While everyone was putting on their Facebook either about how President Obama wants to take guns away from law-abiding citizens or talking about how while President Obama was distracting us by talking about guns he protected Monsanto. The so-called Monsanto Protection Act was included in the bill that avoided a government shutdown. Since we no longer allow our President to have a line-item veto, the choice became somewhat obvious. That's the unfortunate case in politics today. To avoid situations like this, we need to allow the line-item veto or forbid amendments to be added to necessary legislation. Unfortunately, despite a limited line-item veto authorization being approved by the House of Representatives in 2012, it will be awhile before we have that again. I digress.
My point for talking about all of this is that if you're going to assign blame to President Obama for allowing the Monsanto Protection Act to go through, then you have to assign credit/blame for other things that were included. I'm guessing, since the bulk of the criticism was levied from Republicans, that while other things were included in the passage of the bill, if it's good it's because of Congress and if it's bad it's Barack Hussein Obama's fault. So, if you assign blame to Obama for the Monsanto Protection Act, you can assign blame for the following gun laws that were passed. While I think it's unwarranted for either, if you are to be logically consistent, you would have to conclude that President Obama isn't going to take your guns or is protecting your rights to have a firearm. The following gun laws were included in the bill to prevent the government shutdown:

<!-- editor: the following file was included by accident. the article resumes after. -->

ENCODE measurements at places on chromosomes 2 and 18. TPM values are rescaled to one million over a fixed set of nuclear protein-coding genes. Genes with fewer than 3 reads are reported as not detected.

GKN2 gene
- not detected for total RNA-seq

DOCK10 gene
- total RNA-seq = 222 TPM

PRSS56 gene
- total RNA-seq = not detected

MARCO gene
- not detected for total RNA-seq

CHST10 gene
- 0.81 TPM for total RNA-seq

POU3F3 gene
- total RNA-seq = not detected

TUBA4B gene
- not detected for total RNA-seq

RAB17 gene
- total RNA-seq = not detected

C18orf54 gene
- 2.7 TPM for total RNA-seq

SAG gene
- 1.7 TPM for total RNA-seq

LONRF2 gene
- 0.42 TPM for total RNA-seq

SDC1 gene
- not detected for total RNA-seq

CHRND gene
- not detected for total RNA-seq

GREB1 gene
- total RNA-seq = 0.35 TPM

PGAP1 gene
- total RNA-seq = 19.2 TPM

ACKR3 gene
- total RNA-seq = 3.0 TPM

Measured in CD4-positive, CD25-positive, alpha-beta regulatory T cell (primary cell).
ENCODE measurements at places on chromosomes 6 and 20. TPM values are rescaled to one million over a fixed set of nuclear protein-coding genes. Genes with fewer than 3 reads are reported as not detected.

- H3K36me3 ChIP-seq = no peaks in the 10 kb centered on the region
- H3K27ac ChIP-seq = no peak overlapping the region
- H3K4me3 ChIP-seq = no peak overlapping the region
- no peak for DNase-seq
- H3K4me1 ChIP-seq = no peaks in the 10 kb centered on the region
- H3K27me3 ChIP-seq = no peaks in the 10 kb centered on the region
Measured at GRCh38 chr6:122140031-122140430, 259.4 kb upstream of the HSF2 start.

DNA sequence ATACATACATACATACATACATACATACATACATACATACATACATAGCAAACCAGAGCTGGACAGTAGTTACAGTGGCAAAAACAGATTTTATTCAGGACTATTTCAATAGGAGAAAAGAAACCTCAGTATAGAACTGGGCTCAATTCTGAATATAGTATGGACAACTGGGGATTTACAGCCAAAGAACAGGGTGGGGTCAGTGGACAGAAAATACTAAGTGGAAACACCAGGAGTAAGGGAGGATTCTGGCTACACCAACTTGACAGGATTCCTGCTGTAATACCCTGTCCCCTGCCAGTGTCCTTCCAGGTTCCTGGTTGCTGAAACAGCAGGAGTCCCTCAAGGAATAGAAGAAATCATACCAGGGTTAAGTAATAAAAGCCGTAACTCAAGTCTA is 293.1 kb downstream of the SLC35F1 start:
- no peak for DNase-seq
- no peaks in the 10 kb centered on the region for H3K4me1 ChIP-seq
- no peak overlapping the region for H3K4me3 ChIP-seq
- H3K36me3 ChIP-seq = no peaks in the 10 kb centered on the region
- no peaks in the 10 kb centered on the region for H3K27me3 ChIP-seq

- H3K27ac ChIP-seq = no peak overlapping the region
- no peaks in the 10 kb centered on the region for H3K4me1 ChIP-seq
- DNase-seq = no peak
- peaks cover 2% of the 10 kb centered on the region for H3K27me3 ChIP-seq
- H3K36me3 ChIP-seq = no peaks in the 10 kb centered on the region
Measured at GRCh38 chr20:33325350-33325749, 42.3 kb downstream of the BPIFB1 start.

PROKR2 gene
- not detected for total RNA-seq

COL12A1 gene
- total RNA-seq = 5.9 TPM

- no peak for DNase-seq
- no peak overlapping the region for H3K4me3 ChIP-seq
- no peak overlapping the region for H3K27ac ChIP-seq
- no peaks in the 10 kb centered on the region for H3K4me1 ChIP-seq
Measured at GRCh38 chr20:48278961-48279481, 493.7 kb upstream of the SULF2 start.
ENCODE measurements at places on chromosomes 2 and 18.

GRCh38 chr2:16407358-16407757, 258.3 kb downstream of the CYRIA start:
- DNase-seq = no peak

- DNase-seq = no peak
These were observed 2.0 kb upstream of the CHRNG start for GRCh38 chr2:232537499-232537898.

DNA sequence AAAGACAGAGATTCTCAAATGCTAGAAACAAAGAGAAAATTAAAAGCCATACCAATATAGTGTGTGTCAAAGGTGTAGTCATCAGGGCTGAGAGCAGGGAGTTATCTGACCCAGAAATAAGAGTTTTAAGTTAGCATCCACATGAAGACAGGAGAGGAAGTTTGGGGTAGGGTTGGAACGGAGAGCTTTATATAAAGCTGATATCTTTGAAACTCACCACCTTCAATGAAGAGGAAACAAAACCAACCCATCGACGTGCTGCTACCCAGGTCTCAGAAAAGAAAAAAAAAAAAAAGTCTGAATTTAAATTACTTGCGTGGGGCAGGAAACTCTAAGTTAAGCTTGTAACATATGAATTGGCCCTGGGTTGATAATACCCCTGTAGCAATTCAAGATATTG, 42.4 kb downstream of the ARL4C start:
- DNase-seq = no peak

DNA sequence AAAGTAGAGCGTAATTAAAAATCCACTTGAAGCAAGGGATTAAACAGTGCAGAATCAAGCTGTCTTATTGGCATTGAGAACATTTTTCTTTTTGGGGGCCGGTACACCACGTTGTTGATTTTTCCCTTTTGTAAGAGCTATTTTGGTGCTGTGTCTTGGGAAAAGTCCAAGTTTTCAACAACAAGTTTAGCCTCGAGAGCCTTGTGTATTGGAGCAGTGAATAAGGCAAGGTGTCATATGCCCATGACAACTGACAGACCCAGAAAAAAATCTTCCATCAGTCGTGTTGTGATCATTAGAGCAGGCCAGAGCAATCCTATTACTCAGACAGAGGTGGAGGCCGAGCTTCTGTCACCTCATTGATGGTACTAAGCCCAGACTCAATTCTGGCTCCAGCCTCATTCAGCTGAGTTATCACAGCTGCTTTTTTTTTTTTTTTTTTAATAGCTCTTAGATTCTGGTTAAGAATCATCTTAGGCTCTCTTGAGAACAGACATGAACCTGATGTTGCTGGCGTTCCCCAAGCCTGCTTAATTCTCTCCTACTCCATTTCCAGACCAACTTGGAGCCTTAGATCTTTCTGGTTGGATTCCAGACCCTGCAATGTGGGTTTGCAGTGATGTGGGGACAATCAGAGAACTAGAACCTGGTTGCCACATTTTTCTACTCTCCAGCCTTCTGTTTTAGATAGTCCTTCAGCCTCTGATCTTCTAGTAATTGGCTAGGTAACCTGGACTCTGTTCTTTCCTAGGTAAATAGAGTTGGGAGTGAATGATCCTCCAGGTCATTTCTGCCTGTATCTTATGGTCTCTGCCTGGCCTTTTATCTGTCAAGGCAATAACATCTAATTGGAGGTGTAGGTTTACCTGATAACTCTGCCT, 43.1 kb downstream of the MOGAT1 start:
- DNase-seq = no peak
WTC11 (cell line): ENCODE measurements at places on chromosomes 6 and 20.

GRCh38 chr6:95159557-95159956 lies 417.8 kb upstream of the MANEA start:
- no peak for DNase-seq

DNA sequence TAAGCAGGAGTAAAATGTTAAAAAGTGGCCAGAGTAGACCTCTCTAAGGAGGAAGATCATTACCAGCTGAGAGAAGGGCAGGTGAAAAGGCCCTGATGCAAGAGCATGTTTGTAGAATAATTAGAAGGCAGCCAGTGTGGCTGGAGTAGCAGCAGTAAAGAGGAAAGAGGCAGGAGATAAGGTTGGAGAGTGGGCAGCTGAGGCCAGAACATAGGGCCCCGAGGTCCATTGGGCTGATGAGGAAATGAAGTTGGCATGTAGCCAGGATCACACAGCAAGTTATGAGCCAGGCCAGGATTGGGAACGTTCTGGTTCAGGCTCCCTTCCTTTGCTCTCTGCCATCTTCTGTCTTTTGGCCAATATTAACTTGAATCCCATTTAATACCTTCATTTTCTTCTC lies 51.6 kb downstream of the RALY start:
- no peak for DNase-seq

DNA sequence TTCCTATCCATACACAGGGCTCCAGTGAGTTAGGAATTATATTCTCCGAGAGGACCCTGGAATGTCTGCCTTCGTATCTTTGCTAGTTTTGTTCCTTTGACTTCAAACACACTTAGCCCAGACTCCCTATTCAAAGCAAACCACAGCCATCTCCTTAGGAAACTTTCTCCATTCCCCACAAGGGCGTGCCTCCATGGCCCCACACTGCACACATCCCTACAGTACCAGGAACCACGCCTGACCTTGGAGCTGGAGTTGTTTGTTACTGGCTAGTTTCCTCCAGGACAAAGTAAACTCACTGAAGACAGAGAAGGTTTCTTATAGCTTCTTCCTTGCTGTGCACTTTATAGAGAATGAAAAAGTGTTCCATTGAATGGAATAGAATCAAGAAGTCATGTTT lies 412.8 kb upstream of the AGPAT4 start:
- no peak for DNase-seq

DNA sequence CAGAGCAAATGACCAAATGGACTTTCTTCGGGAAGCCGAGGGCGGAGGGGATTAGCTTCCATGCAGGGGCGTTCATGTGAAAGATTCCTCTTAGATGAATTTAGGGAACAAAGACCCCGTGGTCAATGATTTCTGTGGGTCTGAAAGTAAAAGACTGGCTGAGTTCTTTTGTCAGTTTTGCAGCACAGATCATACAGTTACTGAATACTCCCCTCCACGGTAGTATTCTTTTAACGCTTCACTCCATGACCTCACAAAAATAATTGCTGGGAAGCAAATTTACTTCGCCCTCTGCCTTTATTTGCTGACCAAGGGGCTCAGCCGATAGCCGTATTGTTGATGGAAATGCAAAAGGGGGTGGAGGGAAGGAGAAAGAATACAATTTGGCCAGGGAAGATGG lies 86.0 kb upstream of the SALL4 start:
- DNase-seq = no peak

1. Prohibits the Bureau of Alcohol, Tobacco, Firearms and Explosives from requiring gun dealers to conduct annual inventories to ensure that they have not lost guns or had them stolen.
2. Retains a broad definition of “antique” guns that can be imported into the United States outside of normal regulations.
3. Prevents the A.T.F. from refusing to renew a dealer’s license for lack of business.
4. Requires the bureau to attach a disclaimer to data about guns to indicate that it “cannot be used to draw broad conclusions about firearms-related crimes.”